Bitcoin and Ethereum Miner Revenue Explained
Grab a cup of tea or a coffee, the world of miner revenue takes a bit of explaining …
☕ ☕ ☕
Bitcoin is nice and simple; for every block the successful miner gets 6.25 newly created bitcoin and collects all transaction fees from the transaction in the block.
Or at least they do for 210,000 blocks before the block reward will halve again and then they get 3.125 BTC. Oh, and initially they got 50 BTC per block successfully mined. But in the year 2140 they won’t get any new bitcoins because the reward will have kept halving and run out of the decimal places to halve any more.
Okay maybe Bitcoin isn’t so simple.
(Read the article linked below for the complex to become simple)
However what is easier to understand is that the amount of money a miner can earn per Bitcoin block is:
block reward + transaction fees
The block reward varies deterministically (as noted above and fully outlined here) and the transaction fees fluctuate on network capacity vs demand.
Bitcoin Transaction Fees
One block on the Bitcoin blockchain is processed every c10 mins. This typically has around 2,000 to 2,500 transactions within (with the variability due to transactions being different byte sizes and a block limit of 1MB). As such if there are lots of transactions in the mempool (the waiting room for transactions) then they can’t all be processed in the next block then transaction initiator must include a sizeable fee to entice the miners to select their transaction over others in the mempool.
Let’s break this down with an analogy.
Imagine you are at a bus stop. There are 30 people waiting and only 20 seats on the next bus. When the bus arrives, instead of filing on in order of who was in the queue first, the bus driver has gone rogue and is letting those on first who are willing to pay her a tip. Those who pay the most will secure the 20 seats on the bus and those who don’t will have to wait for the next bus. If there are 200 people at the bus stop and you’re faced with waiting up to 10 buses then you are more likely to tip even higher than if the prospect of waiting is just two buses.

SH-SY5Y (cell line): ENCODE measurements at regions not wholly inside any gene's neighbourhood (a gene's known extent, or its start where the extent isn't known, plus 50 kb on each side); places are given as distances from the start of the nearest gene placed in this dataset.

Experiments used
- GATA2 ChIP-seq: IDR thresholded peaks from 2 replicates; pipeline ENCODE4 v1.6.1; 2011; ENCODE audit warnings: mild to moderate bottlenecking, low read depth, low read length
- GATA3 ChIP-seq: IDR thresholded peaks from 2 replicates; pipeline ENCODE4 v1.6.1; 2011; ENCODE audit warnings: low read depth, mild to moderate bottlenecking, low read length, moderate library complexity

This is why the transaction fees will increase as the number of transactions in the mempool increases.
Average Bitcoin Transaction Fee
Bitcoin Mempool Size
The miner of a successful bitcoin block therefore claims the total of the block reward and transaction fees:
A healthy income of over $100k for 10 minutes work! Although it’s worth noting that for every successful block a miner finds, they will have expended energy trying to find many more unsuccessfully.
So how does miner revenue work on the Ethereum blockchain? Spoiler: It’s MUCH more complicated!
The total revenue per block which a miner can earn is:
Static block reward + transaction fees + uncle inclusion — burn fees
Let’s break this down….
Static Block Reward
This is a fixed amount of new Ether generated per block and is currently 2 ETH. Initially this was 5 ETH however in the late 2017 Byzantium hard fork this was reduced to 3, and then further decreased in the Feb 2019 Constantinople hard fork to 2 ETH. This last event was referred to as a “Thirdening” as a hat tip to the term “Halving” used to describe the regular block reward reductions on Bitcoin mentioned above.
When a miner successfully finds a block they relay it to the rest of the network to verify that they have correctly done so. However it’s possible that two miners solve the cryptographic puzzle at the same time, but only one block can ‘win’ to be part of the main chain. In the Bitcoin world when this happens one block is included on the main chain and the other is orphaned — with any transactions in it and not the successful block being returned to the mempool. In the Ethereum world this runner up block is referred to as an uncle block and can be referred in later blocks for the miner to pick up a reward. However just as in Bitcoin’s orphaned blocks, these transactions have not been processed and so do not result in a change of blockchain state.
The uncle inclusion value within the total fee therefore represents where a miner has included reference to an uncle block. They get 0.0625 ETH per uncle block with a maximum of two per mined block. In the above example we can see that the uncle inclusion value was 0.0625 which means the miner included reference to one uncle block. Which was: https://etherscan.io/uncle/0x75efa1f4dd901a913af49552b5d7d118a272d496b1ff0f73ae32216e350172dd